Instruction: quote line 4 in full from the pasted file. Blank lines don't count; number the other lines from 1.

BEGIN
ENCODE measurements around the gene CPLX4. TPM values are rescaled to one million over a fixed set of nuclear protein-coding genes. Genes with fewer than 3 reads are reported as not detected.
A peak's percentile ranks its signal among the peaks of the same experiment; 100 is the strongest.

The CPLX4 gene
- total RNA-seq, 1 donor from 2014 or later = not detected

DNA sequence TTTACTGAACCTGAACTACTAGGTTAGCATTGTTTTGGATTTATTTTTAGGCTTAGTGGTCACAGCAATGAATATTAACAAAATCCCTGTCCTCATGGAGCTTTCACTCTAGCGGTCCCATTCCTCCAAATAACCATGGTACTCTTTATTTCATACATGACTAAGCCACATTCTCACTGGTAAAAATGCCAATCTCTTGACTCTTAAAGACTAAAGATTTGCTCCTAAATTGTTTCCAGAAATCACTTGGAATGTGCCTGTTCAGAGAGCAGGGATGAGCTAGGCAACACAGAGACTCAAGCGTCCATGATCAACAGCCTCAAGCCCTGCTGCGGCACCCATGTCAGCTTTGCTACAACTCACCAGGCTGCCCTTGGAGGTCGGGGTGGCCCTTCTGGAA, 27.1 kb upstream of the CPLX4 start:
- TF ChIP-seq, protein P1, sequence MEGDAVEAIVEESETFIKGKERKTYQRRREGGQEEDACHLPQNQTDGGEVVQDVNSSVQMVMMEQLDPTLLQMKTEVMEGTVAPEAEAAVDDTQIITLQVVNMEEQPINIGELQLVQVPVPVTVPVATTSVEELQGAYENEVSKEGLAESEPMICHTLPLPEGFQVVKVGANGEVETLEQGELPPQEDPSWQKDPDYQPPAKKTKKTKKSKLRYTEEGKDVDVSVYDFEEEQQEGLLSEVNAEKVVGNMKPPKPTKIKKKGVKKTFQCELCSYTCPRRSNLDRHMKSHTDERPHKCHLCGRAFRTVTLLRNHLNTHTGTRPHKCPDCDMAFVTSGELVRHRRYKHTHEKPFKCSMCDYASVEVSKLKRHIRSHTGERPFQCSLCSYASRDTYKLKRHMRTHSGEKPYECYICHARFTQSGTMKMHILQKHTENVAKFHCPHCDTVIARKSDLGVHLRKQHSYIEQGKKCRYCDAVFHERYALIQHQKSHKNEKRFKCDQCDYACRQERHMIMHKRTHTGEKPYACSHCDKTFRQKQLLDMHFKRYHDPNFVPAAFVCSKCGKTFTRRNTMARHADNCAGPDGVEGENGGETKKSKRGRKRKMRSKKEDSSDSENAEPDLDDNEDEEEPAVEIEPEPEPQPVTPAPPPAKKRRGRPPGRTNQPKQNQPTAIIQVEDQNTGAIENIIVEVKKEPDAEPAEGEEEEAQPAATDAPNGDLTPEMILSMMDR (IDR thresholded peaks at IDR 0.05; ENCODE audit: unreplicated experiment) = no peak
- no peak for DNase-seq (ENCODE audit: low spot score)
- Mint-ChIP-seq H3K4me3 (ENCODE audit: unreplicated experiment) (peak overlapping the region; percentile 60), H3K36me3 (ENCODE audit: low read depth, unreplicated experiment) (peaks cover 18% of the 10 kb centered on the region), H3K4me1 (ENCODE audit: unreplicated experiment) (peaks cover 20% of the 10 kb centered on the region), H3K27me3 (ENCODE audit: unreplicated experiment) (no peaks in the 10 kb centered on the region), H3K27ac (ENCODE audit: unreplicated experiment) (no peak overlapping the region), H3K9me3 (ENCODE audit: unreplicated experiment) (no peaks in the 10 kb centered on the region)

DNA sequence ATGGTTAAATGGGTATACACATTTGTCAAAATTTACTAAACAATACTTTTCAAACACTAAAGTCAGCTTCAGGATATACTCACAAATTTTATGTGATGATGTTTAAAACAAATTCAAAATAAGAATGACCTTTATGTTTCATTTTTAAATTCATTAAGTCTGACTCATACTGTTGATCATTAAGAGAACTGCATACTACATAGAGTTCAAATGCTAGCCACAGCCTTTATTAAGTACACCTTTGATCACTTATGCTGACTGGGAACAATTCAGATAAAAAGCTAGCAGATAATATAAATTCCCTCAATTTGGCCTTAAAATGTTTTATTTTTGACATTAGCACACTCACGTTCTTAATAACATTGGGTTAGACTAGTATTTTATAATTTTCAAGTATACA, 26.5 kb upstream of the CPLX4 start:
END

- total RNA-seq, 1 donor from 2014 or later = not detected